In Theaters This Weekend: Reviews of 'Bridget Jones's Baby,' 'Snowden,' 'Blair Witch'

Read what THR's critics are saying about the films opening Friday.

Witchcraft, leaked government secrets and babies are among what's headed to theaters this weekend in Blair Witch, Snowden, and Bridget Jones's Baby.

Read on to find out what The Hollywood Reporter's critics are saying about the weekend's new offerings, and click here to see how they're expected to perform at the box office.

Blair Witch

Once again a group of film students trek into the woods near Burkittsville, Md., in an attempt to document the mysterious and evil witch who lives there. And once again, most of them do not make it out alive. Directed by Adam Wingard (The Guest, You're Next, and V/H/S) the film tells the story of James Donahue, the younger brother of the ill-fated "director" of the first film, Heather Donahue, as he sets off into the woods with his crew of friends in hopes of finding a shred of evidence about the disappearance of his sister. "This clean-cut Scooby crew are equipped not just with conventional digital cameras and GPS-equipped phones, but also drones to give them aerial views of the woods, a gimmick that pays off in one of the film's better set-pieces later," writes THR film critic Leslie Felperin in her review. Read the full review here.

Bridget Jones's Baby

Renee Zellweger returns to her familiar role as a single woman looking for true love and downing bottles of chardonnay. Of the film, coming 12 years after the series' sequel, THR film critic Leslie Felperin writes: "Much depends on how well and how affectionately viewers remember the earlier entries in the heroine’s journal, starting with Bridget Jones’s Diary from 2001 and its much less necessary sequel Bridget Jones: The Edge of Reason from 2004." As the title suggests, Jones is pregnant. The conflict of the story being that she doesn't know who the father is. Patrick Dempsey, who plays the handsome and extremely wealthy mathematician American Jack, is one possible option. Mark Darcy, Jones' former love played by Colin Firth, is the second. But the pregnancy drama is perhaps not enough to suffice. "The character herself floats through the film, barely interested in the men battling for her love, barely interested in her baby, suffused with a can’t-be-arsed lassitude that deflates the whole film," writes Felperin. Read the full review here.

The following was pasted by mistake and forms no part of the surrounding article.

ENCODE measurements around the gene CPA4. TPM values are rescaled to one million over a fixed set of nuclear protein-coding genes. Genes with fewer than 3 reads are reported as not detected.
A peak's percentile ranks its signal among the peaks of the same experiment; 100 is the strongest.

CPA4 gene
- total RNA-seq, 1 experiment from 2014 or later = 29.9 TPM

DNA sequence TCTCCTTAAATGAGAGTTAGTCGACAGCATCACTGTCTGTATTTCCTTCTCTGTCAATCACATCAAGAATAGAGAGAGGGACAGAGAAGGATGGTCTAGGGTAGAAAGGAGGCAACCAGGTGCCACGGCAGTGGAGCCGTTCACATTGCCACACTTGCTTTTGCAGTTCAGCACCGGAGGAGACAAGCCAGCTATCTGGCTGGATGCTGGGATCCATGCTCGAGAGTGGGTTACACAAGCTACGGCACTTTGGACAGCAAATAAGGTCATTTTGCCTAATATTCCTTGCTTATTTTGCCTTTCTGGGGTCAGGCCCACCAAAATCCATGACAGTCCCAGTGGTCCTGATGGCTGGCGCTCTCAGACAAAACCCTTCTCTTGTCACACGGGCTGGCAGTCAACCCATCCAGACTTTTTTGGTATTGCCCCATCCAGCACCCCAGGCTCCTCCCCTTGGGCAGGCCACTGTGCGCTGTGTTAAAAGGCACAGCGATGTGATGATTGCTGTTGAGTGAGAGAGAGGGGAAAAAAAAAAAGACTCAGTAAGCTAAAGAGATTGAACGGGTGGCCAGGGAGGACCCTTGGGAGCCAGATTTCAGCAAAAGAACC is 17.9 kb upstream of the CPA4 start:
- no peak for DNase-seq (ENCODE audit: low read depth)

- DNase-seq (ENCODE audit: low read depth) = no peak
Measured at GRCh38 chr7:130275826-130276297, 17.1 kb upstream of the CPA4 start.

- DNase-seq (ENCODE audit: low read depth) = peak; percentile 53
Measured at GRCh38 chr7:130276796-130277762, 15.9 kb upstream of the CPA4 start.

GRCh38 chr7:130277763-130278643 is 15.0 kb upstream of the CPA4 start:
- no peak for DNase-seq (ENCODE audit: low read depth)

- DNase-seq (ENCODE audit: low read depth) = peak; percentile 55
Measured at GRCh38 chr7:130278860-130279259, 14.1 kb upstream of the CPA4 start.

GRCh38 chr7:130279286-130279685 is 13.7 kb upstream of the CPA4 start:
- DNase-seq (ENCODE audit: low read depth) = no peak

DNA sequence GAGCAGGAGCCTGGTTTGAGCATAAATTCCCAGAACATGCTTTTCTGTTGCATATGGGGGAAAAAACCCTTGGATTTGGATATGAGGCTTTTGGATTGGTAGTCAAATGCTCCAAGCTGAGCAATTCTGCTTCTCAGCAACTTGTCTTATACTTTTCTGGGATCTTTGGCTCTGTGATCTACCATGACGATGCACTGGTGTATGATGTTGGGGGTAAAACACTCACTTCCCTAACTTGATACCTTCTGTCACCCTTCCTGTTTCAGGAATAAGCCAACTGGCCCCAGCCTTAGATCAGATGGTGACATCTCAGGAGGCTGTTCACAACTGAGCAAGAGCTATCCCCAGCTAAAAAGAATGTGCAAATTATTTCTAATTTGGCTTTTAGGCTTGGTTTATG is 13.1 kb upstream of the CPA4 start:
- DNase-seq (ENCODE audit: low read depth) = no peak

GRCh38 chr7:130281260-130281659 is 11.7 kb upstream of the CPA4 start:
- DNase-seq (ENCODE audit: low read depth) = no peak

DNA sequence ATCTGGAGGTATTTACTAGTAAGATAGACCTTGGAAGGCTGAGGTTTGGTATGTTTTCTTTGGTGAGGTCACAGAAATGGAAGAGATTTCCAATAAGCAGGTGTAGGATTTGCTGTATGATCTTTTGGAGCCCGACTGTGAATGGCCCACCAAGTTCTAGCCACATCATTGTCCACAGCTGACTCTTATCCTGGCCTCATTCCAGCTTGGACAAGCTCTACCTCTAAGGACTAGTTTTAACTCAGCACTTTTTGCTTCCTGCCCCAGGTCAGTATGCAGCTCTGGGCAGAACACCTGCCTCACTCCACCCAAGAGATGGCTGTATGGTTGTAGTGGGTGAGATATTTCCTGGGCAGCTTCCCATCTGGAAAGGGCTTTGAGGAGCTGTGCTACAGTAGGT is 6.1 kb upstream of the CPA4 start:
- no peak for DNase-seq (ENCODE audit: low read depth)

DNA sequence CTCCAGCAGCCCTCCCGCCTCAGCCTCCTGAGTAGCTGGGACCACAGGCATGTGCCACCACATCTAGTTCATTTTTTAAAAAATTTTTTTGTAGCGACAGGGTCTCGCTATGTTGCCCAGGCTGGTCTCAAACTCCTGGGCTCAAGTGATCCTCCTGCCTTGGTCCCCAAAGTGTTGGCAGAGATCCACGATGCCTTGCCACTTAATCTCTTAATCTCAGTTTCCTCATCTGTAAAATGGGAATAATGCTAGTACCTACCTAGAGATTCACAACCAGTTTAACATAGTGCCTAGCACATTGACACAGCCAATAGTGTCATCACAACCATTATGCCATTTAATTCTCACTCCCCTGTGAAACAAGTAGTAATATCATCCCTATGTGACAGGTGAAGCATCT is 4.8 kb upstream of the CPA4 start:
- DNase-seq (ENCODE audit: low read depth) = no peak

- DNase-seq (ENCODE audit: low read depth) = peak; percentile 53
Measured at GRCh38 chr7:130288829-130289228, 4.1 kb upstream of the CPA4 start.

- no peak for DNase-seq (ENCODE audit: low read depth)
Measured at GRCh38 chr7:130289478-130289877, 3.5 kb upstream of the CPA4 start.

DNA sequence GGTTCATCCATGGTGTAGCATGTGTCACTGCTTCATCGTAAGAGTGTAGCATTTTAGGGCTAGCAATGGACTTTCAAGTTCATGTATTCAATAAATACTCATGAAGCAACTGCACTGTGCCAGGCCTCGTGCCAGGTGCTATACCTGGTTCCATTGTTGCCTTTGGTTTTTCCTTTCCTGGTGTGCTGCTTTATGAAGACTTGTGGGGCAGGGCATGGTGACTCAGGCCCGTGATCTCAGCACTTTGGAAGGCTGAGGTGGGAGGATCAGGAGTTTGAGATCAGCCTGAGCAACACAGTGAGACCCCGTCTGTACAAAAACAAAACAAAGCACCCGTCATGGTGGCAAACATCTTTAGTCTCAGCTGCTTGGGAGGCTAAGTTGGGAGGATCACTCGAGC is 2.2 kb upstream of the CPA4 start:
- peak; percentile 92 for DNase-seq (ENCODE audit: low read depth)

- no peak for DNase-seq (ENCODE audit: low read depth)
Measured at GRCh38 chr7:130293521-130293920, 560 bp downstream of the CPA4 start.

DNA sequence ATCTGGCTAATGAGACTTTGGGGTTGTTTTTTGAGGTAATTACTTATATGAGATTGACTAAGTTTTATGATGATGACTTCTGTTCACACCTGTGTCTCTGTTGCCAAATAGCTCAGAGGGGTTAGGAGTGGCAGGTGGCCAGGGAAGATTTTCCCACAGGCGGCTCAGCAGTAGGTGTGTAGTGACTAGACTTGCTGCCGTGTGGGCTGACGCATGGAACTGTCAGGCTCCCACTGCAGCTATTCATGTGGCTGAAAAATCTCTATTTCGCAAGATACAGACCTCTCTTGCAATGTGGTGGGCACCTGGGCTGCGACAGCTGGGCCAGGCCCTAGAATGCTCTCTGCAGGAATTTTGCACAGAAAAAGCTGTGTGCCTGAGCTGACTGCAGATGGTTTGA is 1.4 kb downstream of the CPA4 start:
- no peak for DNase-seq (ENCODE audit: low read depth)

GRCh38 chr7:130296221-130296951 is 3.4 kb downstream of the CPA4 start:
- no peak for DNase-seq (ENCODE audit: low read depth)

Directed by Platoon's Oliver Stone, the film documents perhaps the most important release of classified government information by the real-life former CIA intelligence contractor and whistleblower Edward Snowden. Starring Joseph Gordon-Levitt as Snowden, the viewer is taken through the events that motivated Snowden to leak NSA documents on illegal global surveillance in 2013, as well as the leaking process itself and Snowden's eventual flee from the country. The film also stars Star Trek's Zachary Quinto as Guardian journalist Glen Greenwald, and Edward Snowden himself in a short scene near the end of the movie. "Stone’s direction is measured, methodical and totally lacking in the fire and flamboyance that sometimes electrified and sometimes ruined his earlier films," writes THR film critic Stephen Farber. "It may hurt that we know the ending of Snowden’s story, though of course his legacy is still being debated." Read the full review here.